Feel free to give us a call or stop by our offices to schedule an appointment or to just say hi!We look forward to hearing from you.
Were real estate purchases investments or a business?
The Tax Court recently decided whether a couple who purchased more than 250 vacant lots and resold 42 of them were investors in real estate or were actively engaged in the business of buying and selling real estate.
Donald Flood was a day trader in the stock market. He and his wife, Patricia, operated a real estate venture, in which they purchased and sold vacant lots. The Floods did not generally subdivide the lots or construct buildings on them.
From 2001 through 2008, they purchased more than 250 lots. During 2004 and 2005, they sold a total of 42 lots at a combined gain in excess of $1 million.
The Floods reported their gains from the sale of the lots as long-term capital gains. The IRS contended that the Floods purchased and sold lots in the ordinary course of a trade or business and that the gains should be taxed as ordinary income.
The Tax Court examined nine factors and supported the conclusion that the Floods were not investors eligible for capital gains treatment. (Patricia and Donald Flood v. Commissioner, TC Memo 2012-243, Aug. 27, 2012)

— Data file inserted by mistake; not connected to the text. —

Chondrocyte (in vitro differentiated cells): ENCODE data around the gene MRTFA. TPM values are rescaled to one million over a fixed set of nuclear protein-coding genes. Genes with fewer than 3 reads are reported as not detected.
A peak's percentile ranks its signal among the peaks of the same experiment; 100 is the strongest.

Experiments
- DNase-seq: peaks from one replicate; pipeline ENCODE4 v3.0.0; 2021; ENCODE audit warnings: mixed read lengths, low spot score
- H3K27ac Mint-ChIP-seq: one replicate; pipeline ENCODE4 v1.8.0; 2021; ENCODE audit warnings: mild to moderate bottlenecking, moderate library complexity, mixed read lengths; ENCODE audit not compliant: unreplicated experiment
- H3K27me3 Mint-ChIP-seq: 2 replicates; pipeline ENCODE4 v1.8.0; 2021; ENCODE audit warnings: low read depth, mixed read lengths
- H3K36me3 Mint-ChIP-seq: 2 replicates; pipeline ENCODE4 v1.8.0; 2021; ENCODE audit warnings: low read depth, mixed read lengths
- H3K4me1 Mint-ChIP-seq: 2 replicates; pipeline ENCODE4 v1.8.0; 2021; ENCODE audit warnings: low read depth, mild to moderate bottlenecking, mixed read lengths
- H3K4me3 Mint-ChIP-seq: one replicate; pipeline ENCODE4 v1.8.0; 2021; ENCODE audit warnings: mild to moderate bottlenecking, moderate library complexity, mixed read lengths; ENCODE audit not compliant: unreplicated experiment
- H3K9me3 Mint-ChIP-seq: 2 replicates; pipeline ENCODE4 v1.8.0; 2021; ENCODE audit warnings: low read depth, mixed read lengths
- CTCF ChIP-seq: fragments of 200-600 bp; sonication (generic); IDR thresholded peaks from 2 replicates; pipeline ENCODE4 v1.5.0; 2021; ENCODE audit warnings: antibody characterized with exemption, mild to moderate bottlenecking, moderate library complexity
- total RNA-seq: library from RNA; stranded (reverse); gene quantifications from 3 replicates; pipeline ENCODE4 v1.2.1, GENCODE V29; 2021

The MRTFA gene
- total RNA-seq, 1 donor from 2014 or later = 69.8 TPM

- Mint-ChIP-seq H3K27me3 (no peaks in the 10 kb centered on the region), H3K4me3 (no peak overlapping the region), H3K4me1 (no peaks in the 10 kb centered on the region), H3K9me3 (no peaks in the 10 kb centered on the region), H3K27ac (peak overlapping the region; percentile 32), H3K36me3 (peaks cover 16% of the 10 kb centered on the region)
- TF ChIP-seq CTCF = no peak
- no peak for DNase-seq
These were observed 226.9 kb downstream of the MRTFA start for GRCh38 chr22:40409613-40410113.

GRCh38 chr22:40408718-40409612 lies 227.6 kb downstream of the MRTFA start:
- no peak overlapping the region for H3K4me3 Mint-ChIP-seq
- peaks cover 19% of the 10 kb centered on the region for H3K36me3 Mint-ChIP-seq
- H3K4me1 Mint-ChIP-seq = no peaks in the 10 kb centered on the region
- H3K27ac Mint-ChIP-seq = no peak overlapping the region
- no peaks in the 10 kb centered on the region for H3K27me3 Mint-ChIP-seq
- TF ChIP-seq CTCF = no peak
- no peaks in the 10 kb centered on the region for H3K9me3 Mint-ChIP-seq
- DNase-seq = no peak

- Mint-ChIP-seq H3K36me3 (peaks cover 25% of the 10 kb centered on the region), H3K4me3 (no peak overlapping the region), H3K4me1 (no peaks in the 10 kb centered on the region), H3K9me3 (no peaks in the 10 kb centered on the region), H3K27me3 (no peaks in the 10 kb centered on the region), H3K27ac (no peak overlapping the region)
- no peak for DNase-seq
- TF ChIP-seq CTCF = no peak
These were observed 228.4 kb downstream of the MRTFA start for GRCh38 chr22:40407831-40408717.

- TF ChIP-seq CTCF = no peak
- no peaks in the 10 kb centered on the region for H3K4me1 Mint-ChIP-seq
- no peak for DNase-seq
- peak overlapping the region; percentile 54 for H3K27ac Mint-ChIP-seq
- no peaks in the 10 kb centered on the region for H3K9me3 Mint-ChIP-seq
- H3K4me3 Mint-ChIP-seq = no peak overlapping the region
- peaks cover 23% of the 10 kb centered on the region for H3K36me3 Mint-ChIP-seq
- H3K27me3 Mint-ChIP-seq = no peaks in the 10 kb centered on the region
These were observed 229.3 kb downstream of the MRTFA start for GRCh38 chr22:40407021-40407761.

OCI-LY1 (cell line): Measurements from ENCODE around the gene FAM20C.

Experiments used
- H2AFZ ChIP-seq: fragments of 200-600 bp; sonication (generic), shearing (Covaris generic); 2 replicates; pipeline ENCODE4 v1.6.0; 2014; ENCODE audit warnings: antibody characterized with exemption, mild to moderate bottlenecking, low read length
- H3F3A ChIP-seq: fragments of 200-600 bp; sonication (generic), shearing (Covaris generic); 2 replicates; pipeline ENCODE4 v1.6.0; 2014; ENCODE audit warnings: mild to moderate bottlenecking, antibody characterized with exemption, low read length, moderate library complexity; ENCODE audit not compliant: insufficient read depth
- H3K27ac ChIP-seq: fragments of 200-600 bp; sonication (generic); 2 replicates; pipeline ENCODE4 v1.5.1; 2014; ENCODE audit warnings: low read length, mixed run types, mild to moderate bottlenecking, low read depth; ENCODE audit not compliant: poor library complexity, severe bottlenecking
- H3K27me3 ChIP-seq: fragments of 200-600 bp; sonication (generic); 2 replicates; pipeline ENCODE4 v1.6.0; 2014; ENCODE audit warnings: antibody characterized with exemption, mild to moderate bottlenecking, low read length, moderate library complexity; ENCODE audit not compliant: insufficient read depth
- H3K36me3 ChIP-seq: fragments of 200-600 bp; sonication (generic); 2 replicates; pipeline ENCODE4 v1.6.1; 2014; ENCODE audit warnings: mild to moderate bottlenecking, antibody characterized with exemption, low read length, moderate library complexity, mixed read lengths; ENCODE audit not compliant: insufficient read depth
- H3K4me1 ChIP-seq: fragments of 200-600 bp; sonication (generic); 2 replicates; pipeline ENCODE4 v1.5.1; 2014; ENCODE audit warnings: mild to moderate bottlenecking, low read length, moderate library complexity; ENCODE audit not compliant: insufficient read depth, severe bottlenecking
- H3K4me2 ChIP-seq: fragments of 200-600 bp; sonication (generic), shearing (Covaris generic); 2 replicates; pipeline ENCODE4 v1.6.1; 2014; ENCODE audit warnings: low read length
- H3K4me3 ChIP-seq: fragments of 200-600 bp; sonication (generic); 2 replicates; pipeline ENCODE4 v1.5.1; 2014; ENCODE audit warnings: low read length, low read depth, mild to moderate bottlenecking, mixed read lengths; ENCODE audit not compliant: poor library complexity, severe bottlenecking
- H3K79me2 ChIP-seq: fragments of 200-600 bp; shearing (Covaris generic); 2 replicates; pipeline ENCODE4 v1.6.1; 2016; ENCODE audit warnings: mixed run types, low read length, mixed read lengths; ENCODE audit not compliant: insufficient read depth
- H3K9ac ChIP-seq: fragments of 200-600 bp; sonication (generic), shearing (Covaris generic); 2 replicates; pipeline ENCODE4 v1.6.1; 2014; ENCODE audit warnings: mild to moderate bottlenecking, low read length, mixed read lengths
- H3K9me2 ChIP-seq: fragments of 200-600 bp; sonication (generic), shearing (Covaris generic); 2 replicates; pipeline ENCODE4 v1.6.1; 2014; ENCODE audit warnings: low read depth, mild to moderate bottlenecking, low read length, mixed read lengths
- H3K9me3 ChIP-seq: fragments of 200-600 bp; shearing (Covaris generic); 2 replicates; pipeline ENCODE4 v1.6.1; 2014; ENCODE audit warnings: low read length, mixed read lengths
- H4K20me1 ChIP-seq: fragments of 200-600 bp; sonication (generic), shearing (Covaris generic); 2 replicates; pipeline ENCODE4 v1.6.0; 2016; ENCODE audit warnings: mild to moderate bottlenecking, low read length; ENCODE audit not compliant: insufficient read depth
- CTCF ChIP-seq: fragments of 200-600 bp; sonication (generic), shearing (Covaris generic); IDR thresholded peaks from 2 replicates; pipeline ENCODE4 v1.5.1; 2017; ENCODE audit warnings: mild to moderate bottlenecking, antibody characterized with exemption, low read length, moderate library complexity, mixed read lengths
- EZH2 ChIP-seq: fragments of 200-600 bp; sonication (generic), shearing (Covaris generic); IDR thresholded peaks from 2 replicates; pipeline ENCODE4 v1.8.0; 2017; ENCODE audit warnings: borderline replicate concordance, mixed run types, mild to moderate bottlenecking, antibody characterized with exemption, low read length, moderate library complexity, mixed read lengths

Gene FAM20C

Rather, they were engaged in the business of buying and selling lots. The factors the court looked at were:
1. The Floods’ purpose in acquiring the lots
2. The purpose for which the lots were subsequently held
3. The Floods’ everyday business and the relationship of the income from the sale of lots to the Floods’ total income
4. The frequency, continuity and substantiality of the lot sales
5. The extent to which the lots were developed or improved to increase sales revenue
6. The extent to which the Floods used advertising, promotion or other activities to increase sales
7. The use of a business office for lot sales
8. The character and degree of supervision the Floods exercised over any representative selling the lots
9. The time and effort devoted by the Floods to the sale of lots
With the exception of factors Nos. 5 and 7, the court concluded that the preponderance of the factors indicated that the Floods were engaged in the active business of buying and selling real estate. Their profits were not eligible for capital gains treatment.
The technical information here is necessarily brief. No final conclusion on these topics should be drawn without further review and consultation. Please be advised that, based on current IRS rules and standards, the information contained herein is not intended to be used, nor can it be used, for the avoidance of any tax penalty assessed by the IRS.
© 2012, CPAmerica International. All Rights Reserved.